Complexity Not Bad for Evolution
Even as creatures become complex, evolution doesn't get any harder.
The findings, published yesterday in Nature, shed doubt on a creationist criticism of evolution: that adaptation must rapidly slow as creatures grow more complicated, making them less able to adapt to changing conditions.
Led by Yale University evolutionary biologist Gunter Wagner, researchers measured the cumulative effects of genetic mutations in mice. Would tweaking a gene affect many different unrelated traits, thus imposing a "cost of complexity"? Or would the genetic ripple be constrained?
The latter, found the researchers: the effects of mutations were indeed multiple, but largely limited to related characteristics. The researchers also found no relationship between effect strength and the number of affected traits. Some scientists have wondered whether these would vary inversely, further slowing the pace of adaptation in complex organisms.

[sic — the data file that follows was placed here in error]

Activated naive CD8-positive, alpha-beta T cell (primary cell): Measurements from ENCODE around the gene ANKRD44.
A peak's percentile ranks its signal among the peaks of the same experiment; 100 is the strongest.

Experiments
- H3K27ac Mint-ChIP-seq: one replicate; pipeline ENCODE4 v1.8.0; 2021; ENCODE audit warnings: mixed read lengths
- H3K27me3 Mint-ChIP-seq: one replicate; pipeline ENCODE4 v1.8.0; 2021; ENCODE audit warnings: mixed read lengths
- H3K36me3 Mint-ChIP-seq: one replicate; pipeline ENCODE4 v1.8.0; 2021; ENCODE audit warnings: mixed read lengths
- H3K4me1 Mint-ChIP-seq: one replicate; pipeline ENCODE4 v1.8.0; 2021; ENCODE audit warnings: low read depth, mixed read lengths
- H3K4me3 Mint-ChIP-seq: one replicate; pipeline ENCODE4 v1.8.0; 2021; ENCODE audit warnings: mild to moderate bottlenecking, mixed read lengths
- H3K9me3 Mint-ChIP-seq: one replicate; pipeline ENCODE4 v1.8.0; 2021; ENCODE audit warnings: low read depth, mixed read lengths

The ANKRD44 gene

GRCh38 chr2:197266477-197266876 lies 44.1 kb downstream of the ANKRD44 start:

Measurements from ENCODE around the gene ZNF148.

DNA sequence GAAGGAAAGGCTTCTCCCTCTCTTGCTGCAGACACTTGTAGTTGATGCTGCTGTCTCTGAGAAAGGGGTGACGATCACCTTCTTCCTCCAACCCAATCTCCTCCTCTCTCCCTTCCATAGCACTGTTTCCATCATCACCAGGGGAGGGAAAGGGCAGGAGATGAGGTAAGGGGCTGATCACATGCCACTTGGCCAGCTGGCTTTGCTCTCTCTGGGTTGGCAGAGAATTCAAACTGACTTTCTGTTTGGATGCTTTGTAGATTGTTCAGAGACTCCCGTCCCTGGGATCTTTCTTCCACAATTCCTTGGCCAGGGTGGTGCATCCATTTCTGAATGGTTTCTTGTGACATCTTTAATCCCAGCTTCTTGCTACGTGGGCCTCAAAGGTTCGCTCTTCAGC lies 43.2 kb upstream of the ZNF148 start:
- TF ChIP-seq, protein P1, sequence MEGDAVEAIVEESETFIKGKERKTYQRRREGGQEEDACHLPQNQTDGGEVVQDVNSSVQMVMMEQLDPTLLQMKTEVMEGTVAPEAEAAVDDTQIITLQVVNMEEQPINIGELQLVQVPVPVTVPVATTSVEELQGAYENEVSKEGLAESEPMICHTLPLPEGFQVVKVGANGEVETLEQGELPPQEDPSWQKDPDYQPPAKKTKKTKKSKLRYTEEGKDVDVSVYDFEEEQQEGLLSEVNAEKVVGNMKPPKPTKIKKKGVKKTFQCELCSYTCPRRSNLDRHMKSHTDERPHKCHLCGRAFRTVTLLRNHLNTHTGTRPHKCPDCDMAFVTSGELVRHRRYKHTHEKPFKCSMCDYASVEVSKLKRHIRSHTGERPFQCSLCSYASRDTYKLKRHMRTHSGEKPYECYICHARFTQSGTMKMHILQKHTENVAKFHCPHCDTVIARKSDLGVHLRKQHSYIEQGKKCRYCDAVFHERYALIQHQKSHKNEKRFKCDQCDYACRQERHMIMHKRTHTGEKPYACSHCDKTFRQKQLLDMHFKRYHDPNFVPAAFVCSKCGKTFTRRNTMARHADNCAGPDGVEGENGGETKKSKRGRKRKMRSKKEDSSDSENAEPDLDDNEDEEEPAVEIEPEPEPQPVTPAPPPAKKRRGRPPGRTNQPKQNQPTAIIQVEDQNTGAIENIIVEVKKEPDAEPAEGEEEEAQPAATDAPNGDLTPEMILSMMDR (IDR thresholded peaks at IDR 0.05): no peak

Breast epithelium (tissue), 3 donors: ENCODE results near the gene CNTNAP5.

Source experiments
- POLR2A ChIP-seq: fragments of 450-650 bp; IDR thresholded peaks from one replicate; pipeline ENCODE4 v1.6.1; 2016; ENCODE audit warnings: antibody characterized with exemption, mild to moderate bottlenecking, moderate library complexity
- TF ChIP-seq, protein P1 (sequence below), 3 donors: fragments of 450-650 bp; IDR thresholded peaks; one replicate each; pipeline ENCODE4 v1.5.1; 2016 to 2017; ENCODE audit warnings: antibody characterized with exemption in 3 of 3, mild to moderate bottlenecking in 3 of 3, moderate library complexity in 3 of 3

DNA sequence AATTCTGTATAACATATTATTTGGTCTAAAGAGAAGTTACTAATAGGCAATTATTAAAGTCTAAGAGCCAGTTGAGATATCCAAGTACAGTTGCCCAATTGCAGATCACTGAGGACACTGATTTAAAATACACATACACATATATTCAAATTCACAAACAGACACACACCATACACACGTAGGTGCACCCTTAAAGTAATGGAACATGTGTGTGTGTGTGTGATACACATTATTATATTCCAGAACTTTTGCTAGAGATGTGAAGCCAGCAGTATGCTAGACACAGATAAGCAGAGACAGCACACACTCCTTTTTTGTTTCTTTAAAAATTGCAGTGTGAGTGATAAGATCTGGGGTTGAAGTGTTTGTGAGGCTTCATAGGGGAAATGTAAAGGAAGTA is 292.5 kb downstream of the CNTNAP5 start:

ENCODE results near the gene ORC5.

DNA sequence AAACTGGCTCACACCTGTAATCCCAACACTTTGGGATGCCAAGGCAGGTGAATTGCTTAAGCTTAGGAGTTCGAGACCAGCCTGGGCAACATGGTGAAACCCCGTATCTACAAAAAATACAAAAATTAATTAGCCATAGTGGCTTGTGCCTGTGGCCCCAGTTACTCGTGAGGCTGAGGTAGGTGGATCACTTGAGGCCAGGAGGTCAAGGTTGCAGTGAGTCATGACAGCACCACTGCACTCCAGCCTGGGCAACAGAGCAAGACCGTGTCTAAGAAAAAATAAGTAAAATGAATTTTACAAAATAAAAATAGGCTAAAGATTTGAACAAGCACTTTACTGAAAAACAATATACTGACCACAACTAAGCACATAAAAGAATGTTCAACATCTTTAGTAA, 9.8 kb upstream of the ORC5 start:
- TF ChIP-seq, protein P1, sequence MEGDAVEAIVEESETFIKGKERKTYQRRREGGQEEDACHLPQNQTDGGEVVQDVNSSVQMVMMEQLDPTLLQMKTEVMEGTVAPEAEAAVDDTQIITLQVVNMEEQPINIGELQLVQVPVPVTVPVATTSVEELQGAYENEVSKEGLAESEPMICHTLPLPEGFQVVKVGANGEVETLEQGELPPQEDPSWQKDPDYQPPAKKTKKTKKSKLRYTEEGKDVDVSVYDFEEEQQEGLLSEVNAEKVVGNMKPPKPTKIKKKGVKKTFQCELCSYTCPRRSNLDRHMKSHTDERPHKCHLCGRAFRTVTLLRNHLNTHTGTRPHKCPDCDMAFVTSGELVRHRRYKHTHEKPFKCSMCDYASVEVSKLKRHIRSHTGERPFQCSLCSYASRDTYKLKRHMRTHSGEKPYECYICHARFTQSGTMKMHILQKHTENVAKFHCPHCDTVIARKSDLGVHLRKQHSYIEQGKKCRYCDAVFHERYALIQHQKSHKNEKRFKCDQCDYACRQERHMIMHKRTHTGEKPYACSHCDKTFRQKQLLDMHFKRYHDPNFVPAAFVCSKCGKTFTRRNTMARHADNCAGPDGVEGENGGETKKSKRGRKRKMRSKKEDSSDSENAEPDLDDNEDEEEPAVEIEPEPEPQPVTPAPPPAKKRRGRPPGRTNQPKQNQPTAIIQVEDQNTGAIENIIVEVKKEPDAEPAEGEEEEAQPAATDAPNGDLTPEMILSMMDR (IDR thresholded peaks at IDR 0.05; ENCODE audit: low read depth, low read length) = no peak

"I think the main broader impact of this work is on the evolution-creationism debate," wrote Wagner in an email. "I would say the only intellectually interesting argument that the creationists are using, at least the scientifically more sophisticated ones, is that random mutation can not lead to the evolution of complex organisms. And there are interesting mathematical arguments that have been made to support that. But our results show that organisms found a way around that problem by restricting mutational effects on very narrowly confined parts of the organisms."
Sacado de Nature y reproducido en Wired